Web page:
Holiday travel amid the pandemic

Posted at 5:24 AM, Dec 23, 2020
and last updated 2020-12-23 06:43:14-05

FORT MYERS, Fla -- If your holiday plans include hopping on a plane, it's not just health experts who are warning you not to. A consumer advocate is also speaking out. He said a safe way to travel right now during COVID just does not exist.

Washington Post columnist and consumer advocate Christopher Elliott points specifically to the COVID safety claims from airports and other parts of the travel industry, saying while they may give you some sense of relief before hitting the skies, they shouldn't.

He said the industry is trying to persuade you that some of these ways of getting to where you need to go are less risky than others, or even risk-free, but he said that is wrong.

He said a safe way to travel for the holidays does not exist.

A survey of epidemiologists showed that a plane is not the riskiest part of your journey, it's the airport. Airports are a combination of everything you'd normally avoid including a mall, a food court, and a bunch of bars.

"If you're at the airport and you see people congregating, or you see them taking their masks off and eating or drinking, that's really where there's more potential for a COVID infection," said Elliott.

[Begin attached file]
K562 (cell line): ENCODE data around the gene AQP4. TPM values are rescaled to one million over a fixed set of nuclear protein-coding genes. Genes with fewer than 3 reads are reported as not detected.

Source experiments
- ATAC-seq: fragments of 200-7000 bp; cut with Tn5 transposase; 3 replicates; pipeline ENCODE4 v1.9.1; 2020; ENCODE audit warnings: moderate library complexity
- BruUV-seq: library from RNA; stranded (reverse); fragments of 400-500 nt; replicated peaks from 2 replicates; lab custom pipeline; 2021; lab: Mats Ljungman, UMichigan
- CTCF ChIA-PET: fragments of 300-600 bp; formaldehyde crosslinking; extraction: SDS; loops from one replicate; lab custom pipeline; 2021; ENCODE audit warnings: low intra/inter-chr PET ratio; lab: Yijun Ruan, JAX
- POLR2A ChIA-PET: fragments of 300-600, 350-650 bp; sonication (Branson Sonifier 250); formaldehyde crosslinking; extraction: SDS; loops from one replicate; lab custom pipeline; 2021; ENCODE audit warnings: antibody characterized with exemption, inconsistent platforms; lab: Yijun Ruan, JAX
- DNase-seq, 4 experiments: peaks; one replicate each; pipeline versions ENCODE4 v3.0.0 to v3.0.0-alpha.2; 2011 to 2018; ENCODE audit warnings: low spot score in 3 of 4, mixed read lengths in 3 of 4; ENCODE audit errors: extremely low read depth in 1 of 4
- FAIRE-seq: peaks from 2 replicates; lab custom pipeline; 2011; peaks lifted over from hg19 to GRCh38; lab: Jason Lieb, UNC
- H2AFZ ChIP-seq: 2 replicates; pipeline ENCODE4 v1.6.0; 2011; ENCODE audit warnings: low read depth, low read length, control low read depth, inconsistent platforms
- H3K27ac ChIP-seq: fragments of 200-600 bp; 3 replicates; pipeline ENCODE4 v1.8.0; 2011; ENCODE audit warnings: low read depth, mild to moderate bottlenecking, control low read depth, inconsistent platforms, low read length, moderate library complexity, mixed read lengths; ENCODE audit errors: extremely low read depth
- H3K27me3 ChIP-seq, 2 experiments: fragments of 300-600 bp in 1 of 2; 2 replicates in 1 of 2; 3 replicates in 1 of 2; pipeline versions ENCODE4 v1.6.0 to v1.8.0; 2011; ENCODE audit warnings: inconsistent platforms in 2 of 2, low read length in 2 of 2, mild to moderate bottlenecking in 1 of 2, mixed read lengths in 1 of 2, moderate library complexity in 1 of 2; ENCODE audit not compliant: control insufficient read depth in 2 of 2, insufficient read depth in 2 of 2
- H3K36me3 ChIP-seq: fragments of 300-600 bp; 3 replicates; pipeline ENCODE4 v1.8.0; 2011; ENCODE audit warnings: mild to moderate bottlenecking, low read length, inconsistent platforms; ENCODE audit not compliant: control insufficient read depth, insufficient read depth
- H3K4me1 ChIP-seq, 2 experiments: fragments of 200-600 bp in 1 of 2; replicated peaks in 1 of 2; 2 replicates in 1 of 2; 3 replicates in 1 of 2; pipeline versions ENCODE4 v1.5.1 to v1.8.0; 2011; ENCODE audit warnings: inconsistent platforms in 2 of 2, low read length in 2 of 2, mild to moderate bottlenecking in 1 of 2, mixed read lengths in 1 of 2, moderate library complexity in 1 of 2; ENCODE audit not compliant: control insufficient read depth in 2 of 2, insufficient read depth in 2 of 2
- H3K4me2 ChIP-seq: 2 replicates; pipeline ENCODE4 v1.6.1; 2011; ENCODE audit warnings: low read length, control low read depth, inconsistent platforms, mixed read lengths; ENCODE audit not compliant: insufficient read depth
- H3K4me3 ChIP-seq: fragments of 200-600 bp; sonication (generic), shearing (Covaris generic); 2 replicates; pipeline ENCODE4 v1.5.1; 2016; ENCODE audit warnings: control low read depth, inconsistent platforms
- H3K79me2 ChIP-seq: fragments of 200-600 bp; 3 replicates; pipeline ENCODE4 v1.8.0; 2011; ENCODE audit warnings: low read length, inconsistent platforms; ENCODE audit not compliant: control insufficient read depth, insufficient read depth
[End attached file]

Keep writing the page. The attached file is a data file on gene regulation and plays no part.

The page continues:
Then once you get on the plane, he said there's no way to really know if your seat is clean and safe, aside from taking the airline's word for it. He said the only way to be absolutely sure, is to clean your seat yourself.

That's only where his concerns begin. He's also speaking out about the rental car and hotel portion of a person's travel journey.

He said some travelers are actually traveling with a black light right now to check and make sure seats are clean on their journey.

That's because when it comes to parts of your travel experience like renting a car, there's no independent, third-party organization auditing the claims the company makes.

He said you can go to the company's website and see what they say that they're doing. But said it's just like when you go to sit on an airplane seat, addint that there's no good housekeeping seal of approval.

"Saying that you're doing something is not going to help because how do you verify that they're actually doing it? Well, you can't," he said.

He said that's not the case for at least one hotel chain who has a protocol that makes sense.

"Hilton has a very well-known program, and when you check into one of its rooms, there's a seal at the door that is supposed to indicate that your room has been cleaned thoroughly."

If the seal isn't broken, it means no one's been in that room since it was sanitized.

As for other hotels, he said it's not right some offer certain cleaning services like a UV robot at an extra cost, because travelers shouldn't have to pay extra for safety.